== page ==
Photographing an Armadillo feeding beside Bayou D'Arbonne. K. Paxton photo and copyright.

Filming a Nine -banded Armadillo (Dasypus novemcinctus) feeding beside Bayou D’Arbonne. A kayak river safari in mid-September is full of interest. K. Paxton photo and copyright.

By Charles Paxton

Queen butterfly (Danaeus gilippus) drinking nectar outside Lester's On The Lake, Lake D'Arbonne, Louisiana.

Queen butterfly (Danaeus gilippus) drinking nectar outside Lester’s On The Lake, Lake D’Arbonne, Louisiana. Panasonic Lumix DMC Fz48 with +1 and +2 diopter close-up lenses.

We enjoyed one of our best kayak adventures so far the Saturday before last; our 5th voyage in our two-seater kayak, The Pelican. Kimmie and I bought some drinks and snacks at Lester’s On The Lake where we saw a fine Queen butterfly enjoying their Lantana flowers. Queens are Milkweed feeders like Monarchs, and can be seen fluttering across D’Arbonne in late September.

About 20 minutes later via Highway 2 and Hog Pen Road (where we braked for an armadillo crossing the red dirt road) and we were sliding The Pelican into Simmon’s Hole on Bayou D’Arbonne.

Our first impression was entirely favourable ; the initial view reminds me of Caddo Lake in East Texas. We knew we were in for some good sightings!

The weather was perfect, first we went upriver and were delighted with several close views of Alligator Gar feeding. Their great scaled backs humped out of the water. We felt the first was about 3 ft long and the second was at least a foot longer. Shortly afterwards we were privileged to observe a water snake swimming across a small slough on the right bank. It was riding high in the water – a clue to its venomous variety.

A face-off with a nice specimen of Eastern Cottonmouth. C.Paxton photo and copyright.

A face-off with a nice specimen of Eastern Cottonmouth. C.Paxton photo and copyright.

An Eastern Cottonmouth!  I filmed and it froze as our kayak glided towards it. I think we were all relieved when we back-paddled and gave it some space again. These snakes are very poisonous, but they don’t bite people out of preference. They prefer to eat fish and other small creatures and should not be killed.

We paddled on, this time up the left bank and were pleased to immediately see a juvenile Southern Water Snake at rest on the shore of the bayou.

Juvenile Southern Water Snake, Bayou D'Arbonne. C.Paxton photo and copyright.

Juvenile Southern Water Snake, Bayou D’Arbonne. C.Paxton photo and copyright.

Juvenile Southern Water Snake at rest on the west bank of Bayou D'Arbonne. This snake is not dangerous to people and should not be killed. C.Paxton photo and copyright.

Juvenile Southern Water Snake at rest on the west bank of Bayou D’Arbonne. This snake is not dangerous to people and should not be killed. C.Paxton photo and copyright.

The weather was just glorious and we reflected that such serene river views had probably changed little since Mark Twain was writing about them.

We took a detour down a promising looking Slough and were greeted with very natural and undisturbed circumstances. The water was very shallow, we could see bottom all the way. At one point I saw a submerged slider clearly for a fleeting moment, our eyes locked and then it was gone in a swirl of silt and drowned leaves. Magical!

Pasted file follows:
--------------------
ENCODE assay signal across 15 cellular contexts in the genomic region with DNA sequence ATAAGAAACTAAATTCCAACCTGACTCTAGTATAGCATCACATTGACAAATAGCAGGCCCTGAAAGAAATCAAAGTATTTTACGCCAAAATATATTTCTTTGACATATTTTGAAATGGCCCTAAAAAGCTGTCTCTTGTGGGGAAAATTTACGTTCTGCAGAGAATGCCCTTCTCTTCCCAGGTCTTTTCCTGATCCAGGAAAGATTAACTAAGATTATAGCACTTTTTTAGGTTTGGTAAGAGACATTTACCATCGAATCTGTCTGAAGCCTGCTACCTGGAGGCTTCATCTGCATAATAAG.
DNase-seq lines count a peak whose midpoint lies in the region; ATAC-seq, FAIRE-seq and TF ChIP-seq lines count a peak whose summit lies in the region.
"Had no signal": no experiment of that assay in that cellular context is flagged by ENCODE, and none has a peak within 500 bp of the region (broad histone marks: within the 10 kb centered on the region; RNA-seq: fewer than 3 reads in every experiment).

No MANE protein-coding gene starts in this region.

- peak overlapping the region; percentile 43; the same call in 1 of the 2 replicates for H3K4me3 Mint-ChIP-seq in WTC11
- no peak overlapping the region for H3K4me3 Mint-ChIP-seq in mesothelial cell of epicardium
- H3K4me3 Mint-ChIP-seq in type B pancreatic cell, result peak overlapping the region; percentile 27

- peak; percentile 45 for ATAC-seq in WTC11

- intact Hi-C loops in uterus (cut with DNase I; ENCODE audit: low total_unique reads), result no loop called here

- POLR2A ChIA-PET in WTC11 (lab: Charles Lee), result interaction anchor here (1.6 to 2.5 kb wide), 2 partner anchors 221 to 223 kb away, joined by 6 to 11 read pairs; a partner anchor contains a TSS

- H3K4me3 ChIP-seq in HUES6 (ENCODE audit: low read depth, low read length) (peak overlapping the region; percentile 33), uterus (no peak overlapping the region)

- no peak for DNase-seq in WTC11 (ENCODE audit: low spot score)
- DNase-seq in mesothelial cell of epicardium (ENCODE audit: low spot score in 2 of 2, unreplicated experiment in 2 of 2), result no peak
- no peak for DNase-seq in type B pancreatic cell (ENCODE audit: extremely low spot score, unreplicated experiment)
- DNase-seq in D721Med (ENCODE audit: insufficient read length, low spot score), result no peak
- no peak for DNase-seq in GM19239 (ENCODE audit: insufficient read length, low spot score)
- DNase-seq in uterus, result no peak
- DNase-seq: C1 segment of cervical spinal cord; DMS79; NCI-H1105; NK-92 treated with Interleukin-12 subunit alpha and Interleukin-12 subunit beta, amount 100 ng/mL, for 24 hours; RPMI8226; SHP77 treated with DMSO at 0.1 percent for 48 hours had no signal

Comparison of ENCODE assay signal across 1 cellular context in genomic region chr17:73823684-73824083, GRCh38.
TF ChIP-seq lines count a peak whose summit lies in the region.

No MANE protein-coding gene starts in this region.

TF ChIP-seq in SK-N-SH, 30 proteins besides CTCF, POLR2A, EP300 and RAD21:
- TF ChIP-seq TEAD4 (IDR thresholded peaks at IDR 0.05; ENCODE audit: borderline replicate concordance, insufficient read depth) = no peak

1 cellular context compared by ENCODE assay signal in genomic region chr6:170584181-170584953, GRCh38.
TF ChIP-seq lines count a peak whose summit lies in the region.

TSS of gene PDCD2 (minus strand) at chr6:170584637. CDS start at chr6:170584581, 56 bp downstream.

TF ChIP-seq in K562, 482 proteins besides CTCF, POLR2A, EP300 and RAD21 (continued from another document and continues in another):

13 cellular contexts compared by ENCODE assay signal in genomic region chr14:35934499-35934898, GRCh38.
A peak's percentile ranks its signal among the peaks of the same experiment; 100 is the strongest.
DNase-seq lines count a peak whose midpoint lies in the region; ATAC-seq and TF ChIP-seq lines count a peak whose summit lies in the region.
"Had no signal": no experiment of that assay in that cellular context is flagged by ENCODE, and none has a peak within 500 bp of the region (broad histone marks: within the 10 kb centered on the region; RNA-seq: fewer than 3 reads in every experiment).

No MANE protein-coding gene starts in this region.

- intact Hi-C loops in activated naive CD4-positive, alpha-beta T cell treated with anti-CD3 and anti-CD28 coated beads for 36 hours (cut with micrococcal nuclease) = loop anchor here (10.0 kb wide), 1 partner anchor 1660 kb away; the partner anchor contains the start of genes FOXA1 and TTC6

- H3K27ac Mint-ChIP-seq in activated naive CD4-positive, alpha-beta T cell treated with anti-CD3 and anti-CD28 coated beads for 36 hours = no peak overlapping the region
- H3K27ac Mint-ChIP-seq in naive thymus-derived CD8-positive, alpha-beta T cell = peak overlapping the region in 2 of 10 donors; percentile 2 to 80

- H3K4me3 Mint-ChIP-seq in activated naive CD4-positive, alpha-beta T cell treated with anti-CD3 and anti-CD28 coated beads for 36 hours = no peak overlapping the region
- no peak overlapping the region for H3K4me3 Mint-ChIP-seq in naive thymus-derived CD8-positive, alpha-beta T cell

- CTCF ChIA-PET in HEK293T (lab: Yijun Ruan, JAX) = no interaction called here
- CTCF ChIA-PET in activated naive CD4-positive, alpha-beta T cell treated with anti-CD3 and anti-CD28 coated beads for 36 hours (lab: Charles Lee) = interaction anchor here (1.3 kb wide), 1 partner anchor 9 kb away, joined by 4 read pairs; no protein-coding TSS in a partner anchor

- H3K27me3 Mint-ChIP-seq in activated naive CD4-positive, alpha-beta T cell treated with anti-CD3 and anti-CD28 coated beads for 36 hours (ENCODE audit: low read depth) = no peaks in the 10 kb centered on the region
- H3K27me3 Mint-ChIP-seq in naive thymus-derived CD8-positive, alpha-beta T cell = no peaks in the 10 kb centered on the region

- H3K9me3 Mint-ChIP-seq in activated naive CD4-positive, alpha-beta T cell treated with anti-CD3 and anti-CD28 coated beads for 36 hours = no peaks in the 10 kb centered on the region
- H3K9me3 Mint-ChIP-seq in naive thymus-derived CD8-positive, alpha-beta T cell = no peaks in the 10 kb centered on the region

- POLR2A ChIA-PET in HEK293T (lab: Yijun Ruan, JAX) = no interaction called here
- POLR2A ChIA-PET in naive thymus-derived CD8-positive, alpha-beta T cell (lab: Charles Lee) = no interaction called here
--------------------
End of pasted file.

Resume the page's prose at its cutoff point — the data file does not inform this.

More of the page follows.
We later came stealthily upon another Cottonmouth in a very shallow cul de sac. It was resting high on the water and upon our approach it tasted the air and then sinuously swam away with fluid grace. It tried to climb a low log, failed and then decided to swim alongside and then under it.

Cottonmouth attempting to mount a log. K. Paxton photo and copyright.

Cottonmouth attempting to mount a log. K. Paxton photo and copyright.

All snakes deserve respect and shouldn’t be harmed or interfered with unnecessarily; venemous ones should be given a lot of space. This behaviour confirmed our suspicions that: a) they seem to prefer to flee than confront people, and b) they would be unlikely to climb into a boat or kayak.

When Kimmie spotted an Armadillo feeding on the east bank, we paddled quietly up to watch its activity.

It was rootling about in soft soil beside a fallen log and we stayed still, filming it for about 10 minutes and then paddled off, all without disturbing it.

Adult Armadillo on the east bank of Bayou D'Arbonne. K . Paxton photo and copyright.

Adult Armadillo on the east bank of Bayou D’Arbonne. K . Paxton photo and copyright.

We returned to Simmon’s Hole down the left bank and the views were lovely with the sun now mostly behind us. At one point we heard a tree fall in the forest and only later did we think it might have been beaver activity. We continued on downriver passed Simmon’s Hole and were treated to delightful golden evening views with fine reflections on the water. Again we enjoyed views of mammals  that we wouldn’t have got from the land. A squirrel feeding on Tupelo berries, a pair of Racoons foraging in the riparian woodland.

Lovely reflections south of Simmon's Hole. C.Paxton photo and copyright.

Lovely reflections south of Simmon’s Hole. C.Paxton photo and copyright.

Kimmie was shooting on Panasonic Lumix DMC Fz48 and Charles mostly on Lumix DMC Fz70. The videos posted here were shot on the Fz70

A large dragonfly settled on my cap!

A large dragonfly settled on my cap! K.Paxton photo and copyright